STUNNER: House GOP Votes Down Own Bill To Avert Shutdown

ASSOCIATED PRESS

WASHINGTON — In a huge embarrassment for Republican leaders, the House voted down their bill Friday to avert a Homeland Security shutdown hours before the midnight deadline.

The House GOP plan was to pass a three-week stopgap bill to delay the immigration fight against President Barack Obama’s executive actions until March 19.

But even that failed to pass, losing conservatives who considered it too much of a surrender to a lawless president as well as Democrats who demanded a yearlong DHS funding bill without any restrictions on Obama’s immigration policies.

The vote was 203-224. Fifty-two Republicans voted against it, while 12 Democrats voted for it.

“This was a conscience vote about trying to uphold the Constitution,” Rep. Walter Jones (R-NC), one of the “no” votes, told TPM. “If you’re supposed to cave in because you don’t want 30,000 people to lose their paychecks — how do you make a stand if you don’t take a stand? … It’s the only option we have.”

The vote was held open for long after time technically expired, in the hope that members would switch their votes and pass it. Numerous lawmakers yelled for “regular order” on the House floor, calling for the vote to end. After it was called, House Majority Leader Kevin McCarthy (R-CA) advised members that further votes may happen on Friday or the weekend. Unless both chambers act to avert a shutdown, DHS funding will expire on Saturday at 12:01 a.m.

The House’s next move is unclear, GOP lawmakers said.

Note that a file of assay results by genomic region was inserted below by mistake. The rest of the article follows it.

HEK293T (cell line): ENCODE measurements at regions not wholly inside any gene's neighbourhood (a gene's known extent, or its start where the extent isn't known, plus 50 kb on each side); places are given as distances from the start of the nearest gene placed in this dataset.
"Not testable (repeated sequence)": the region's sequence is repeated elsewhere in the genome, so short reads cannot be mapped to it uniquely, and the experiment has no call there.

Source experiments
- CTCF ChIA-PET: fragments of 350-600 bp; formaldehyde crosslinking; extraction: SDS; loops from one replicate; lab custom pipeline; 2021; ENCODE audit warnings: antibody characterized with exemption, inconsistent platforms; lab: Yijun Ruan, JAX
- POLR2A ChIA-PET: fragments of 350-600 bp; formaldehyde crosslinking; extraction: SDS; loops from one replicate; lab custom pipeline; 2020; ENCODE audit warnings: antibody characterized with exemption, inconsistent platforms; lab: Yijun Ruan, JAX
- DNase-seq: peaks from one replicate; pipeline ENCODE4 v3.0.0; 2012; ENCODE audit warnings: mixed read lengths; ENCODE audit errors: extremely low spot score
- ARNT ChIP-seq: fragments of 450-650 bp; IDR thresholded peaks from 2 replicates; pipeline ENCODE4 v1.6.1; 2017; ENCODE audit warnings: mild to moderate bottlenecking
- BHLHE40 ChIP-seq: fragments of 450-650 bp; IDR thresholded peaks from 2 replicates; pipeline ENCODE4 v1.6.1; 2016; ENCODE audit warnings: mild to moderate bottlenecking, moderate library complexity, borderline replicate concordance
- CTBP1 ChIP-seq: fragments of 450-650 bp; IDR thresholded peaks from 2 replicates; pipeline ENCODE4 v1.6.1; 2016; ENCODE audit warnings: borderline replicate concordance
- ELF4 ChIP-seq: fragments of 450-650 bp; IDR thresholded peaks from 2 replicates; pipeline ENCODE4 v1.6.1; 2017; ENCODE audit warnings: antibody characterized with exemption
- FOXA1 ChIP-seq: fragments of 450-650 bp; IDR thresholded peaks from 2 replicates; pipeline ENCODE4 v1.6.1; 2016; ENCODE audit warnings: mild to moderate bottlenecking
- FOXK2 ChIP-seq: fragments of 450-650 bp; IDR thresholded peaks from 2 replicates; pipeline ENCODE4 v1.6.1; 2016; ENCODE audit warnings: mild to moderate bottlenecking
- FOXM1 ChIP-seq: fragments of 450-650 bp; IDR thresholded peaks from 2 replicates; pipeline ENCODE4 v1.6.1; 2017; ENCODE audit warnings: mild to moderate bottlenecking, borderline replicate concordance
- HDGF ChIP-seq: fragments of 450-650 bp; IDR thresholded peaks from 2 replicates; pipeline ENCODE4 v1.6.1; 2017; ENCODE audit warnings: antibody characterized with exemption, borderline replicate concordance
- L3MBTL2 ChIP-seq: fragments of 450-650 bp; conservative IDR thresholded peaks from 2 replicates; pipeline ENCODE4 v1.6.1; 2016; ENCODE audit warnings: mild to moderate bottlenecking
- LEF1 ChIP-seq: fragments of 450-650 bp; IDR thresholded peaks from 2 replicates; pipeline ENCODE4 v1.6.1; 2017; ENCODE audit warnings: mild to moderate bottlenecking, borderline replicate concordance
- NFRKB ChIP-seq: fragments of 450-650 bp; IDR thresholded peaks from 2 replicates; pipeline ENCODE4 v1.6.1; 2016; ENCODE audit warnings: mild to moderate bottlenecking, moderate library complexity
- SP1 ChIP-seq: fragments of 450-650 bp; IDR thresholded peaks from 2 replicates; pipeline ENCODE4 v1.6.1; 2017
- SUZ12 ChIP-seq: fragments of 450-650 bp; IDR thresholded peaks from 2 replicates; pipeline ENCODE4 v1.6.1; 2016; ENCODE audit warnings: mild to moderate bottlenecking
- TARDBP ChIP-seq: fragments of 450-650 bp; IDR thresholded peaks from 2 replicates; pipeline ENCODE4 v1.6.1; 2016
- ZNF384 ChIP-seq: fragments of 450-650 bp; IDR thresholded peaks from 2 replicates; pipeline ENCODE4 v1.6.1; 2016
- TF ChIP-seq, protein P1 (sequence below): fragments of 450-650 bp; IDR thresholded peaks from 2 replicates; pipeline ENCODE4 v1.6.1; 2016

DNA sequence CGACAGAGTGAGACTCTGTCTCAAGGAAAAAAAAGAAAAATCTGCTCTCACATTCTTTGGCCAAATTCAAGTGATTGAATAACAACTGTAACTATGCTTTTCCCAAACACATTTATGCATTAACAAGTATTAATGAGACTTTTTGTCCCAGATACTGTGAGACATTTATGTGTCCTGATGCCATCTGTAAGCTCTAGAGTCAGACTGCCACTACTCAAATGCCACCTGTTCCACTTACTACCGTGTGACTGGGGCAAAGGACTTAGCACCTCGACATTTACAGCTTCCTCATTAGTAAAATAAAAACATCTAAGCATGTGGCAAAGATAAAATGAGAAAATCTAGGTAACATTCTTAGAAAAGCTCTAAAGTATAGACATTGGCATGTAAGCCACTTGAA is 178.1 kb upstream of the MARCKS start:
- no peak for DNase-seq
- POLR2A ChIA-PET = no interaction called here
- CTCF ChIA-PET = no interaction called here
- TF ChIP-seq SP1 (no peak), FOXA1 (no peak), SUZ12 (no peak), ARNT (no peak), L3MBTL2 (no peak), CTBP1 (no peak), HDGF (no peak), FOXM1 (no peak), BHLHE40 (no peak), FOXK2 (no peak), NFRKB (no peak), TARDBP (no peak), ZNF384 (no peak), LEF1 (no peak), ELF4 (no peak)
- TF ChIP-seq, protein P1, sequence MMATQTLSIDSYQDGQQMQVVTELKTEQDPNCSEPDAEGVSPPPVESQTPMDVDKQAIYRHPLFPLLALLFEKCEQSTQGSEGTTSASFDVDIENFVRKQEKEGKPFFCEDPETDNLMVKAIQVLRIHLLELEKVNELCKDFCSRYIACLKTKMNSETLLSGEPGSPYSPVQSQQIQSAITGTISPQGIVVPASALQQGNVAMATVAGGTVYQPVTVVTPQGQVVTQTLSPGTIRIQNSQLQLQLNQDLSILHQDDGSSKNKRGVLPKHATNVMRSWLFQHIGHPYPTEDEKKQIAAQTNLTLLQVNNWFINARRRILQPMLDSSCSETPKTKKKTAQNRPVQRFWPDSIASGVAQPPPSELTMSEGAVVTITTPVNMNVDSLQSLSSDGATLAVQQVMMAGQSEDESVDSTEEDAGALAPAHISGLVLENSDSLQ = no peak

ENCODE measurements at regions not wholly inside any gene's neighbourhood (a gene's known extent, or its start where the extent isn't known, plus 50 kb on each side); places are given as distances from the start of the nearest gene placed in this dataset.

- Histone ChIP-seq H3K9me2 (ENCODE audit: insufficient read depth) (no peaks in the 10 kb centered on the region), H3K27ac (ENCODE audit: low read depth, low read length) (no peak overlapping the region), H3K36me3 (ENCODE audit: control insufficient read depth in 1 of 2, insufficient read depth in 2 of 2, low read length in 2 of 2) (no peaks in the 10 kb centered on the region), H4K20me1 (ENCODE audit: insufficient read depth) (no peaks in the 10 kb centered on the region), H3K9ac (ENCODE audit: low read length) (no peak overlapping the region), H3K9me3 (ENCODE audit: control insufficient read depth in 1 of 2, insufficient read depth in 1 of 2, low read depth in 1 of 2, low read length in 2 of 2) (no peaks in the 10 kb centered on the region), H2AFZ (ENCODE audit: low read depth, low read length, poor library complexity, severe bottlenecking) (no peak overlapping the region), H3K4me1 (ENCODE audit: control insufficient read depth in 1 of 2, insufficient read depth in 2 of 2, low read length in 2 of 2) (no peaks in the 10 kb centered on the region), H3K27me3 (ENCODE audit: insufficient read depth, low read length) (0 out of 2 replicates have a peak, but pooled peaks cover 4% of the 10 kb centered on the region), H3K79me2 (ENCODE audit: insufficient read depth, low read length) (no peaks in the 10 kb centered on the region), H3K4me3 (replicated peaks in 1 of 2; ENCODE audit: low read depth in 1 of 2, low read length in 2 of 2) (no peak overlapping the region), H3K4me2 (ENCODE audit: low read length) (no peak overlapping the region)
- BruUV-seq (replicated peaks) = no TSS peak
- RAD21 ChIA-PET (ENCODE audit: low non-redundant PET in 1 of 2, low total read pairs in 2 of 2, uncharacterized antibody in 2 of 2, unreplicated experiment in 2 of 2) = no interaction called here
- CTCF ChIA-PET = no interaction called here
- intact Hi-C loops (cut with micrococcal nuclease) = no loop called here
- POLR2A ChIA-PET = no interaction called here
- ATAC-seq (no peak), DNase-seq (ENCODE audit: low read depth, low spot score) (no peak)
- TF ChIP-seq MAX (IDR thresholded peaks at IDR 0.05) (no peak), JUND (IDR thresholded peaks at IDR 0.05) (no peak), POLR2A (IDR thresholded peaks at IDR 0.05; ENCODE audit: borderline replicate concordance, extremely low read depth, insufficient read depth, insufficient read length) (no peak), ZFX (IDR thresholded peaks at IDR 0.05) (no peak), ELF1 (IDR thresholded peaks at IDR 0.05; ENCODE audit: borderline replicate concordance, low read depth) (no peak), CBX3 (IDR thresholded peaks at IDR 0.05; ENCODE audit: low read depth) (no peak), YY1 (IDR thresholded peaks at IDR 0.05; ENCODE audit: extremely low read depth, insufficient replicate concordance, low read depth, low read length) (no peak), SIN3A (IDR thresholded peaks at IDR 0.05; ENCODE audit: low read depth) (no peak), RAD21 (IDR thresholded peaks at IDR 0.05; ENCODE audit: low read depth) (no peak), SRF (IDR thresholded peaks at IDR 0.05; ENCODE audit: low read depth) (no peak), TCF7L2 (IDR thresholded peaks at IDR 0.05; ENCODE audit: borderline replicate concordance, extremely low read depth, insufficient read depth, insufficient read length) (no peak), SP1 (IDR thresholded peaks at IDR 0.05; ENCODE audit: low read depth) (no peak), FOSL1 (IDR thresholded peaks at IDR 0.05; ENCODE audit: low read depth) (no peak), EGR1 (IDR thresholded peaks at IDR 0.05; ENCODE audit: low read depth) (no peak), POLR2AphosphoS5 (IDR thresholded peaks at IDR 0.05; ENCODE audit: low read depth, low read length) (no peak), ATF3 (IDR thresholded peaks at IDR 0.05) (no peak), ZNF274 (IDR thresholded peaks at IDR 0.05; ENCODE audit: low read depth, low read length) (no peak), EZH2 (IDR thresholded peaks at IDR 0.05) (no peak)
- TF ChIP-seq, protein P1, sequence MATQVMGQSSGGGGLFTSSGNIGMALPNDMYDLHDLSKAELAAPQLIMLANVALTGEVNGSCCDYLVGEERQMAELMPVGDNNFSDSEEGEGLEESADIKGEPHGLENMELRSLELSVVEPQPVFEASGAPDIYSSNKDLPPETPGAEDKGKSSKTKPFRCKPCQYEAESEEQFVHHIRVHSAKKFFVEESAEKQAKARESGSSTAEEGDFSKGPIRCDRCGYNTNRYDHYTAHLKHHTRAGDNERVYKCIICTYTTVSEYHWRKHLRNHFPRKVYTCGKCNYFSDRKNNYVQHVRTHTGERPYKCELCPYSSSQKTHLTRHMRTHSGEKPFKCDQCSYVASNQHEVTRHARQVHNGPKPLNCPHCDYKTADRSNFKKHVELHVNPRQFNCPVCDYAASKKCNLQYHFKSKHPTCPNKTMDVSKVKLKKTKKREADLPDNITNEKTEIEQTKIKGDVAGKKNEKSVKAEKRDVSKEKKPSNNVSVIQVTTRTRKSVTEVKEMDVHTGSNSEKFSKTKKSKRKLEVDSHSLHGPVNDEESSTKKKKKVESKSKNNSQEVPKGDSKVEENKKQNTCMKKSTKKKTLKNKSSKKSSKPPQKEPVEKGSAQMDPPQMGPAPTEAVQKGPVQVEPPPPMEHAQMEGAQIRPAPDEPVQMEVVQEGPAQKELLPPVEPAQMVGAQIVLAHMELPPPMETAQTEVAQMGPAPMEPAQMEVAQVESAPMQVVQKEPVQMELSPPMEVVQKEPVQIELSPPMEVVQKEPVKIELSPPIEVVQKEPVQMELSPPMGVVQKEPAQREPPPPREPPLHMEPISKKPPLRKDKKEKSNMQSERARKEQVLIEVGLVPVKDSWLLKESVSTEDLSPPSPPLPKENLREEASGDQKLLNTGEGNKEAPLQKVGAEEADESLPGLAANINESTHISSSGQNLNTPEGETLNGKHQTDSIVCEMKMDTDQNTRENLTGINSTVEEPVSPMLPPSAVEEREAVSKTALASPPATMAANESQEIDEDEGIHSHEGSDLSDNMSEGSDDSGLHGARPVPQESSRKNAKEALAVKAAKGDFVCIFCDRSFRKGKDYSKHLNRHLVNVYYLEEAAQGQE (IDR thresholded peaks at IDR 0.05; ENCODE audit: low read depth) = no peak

“I wouldn’t be surprised if there’s a lapse” in DHS funding, Rep. Steve Womack (R-AR) told reporters.

After the bill was voted down, Senate Minority Leader Harry Reid (D-NV) called for Boehner to avoid a DHS shutdown by allowing a vote on the Senate-passed bill that fully funds the department.

“The Republican Congress has shown that it simply cannot govern. Two months into the Republican Congress, we are already staring a Homeland Security shutdown square in the face, even as terrorists around the world threaten to strike America,” Reid said in a statement. “Now is the time to drop the partisan political games and come together to avoid a Homeland Security shutdown for the good of our country.”

Many House Republicans weren’t ready to cave yet and pass a yearlong DHS funding bill, as the Republican-led Senate did on Friday morning. As it turned out, many weren’t even ready to pass a short-term funding bill.

“I’ve been making statements, as has the Speaker, since [December] that the president’s action was unconstitutional. So I’d have to be going back on that,” Rep. Tom Rooney (R-FL) told reporters. “Right now I’m leaning to … standing my ground that what I’ve been saying for the last three months hasn’t been political bullshit. … The bottom line is you’ve got to be able to explain yourself to your constituents that you are not a total hypocrite.”

Speaker John Boehner (R-OH) voted for the bill — a rare move given that the speaker typically doesn’t vote. His allies tried in vain to persuade members that the real battle was in court and that they should pass the DHS bill.

“This is actually a little bit of a side show. I think the decisive arena is actually the courts,” Rep. Tom Cole (R-OK) told reporters. “We can’t achieve a complete victory in Congress. We don’t have the Senate. The president does have a veto.”

White House spokesman Josh Earnest earlier Friday excoriated Republicans for refusing to take up a full-year DHS appropriations bill that reflects existing priorities.

“It exposes the danger of playing politics with our homeland security,” Earnest told reporters, while saying Obama would have signed a short-term bill if the alternative was a shutdown. “It represents an abject failure on the part of the new Republican Congress not to get this done.”

This article has been updated.

Comments
Masthead Masthead
Editor & Publisher:
Managing Editor:
Senior News Editor:
Assistant Editor:
Editor at Large:
Investigations Desk:
Senior Political Correspondent:
Senior Editor:
Reporter:
Newswriters:
Front Page Editor:
Editor for Prime & Special Projects:
General Manager & General Counsel:
Executive Publisher:
Head of Product:
Director of Technology:
Publishing Associate:
Front-End Developer:
Senior Designer: